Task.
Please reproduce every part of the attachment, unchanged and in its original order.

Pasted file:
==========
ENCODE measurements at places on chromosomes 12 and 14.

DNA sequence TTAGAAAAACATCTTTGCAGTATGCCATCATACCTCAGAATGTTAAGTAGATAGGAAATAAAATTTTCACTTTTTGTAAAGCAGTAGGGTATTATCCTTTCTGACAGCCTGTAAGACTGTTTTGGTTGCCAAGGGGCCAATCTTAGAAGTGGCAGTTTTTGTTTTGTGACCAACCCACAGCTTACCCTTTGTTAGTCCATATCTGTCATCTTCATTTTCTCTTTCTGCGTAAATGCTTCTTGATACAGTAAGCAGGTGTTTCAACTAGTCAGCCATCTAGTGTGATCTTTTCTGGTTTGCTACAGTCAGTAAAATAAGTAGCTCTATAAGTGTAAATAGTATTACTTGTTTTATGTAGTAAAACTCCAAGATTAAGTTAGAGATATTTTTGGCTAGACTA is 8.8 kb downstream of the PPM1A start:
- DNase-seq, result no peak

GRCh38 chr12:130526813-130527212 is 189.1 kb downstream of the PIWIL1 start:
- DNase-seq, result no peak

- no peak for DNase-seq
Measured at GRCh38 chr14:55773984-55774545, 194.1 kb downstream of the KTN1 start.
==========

ENCODE measurements at places on chromosomes 12 and 14.

DNA sequence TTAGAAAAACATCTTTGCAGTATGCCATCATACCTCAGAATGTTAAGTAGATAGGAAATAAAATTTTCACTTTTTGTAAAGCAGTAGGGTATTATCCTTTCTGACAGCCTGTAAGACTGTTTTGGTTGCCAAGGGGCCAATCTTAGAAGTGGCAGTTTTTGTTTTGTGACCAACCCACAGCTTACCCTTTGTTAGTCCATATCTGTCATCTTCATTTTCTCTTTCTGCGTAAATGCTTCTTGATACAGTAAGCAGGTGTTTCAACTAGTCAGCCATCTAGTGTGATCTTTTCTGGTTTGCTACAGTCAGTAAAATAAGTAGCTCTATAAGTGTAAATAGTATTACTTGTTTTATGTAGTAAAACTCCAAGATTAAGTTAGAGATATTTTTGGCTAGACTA is 8.8 kb downstream of the PPM1A start:
- DNase-seq, result no peak

GRCh38 chr12:130526813-130527212 is 189.1 kb downstream of the PIWIL1 start:
- DNase-seq, result no peak

- no peak for DNase-seq
Measured at GRCh38 chr14:55773984-55774545, 194.1 kb downstream of the KTN1 start.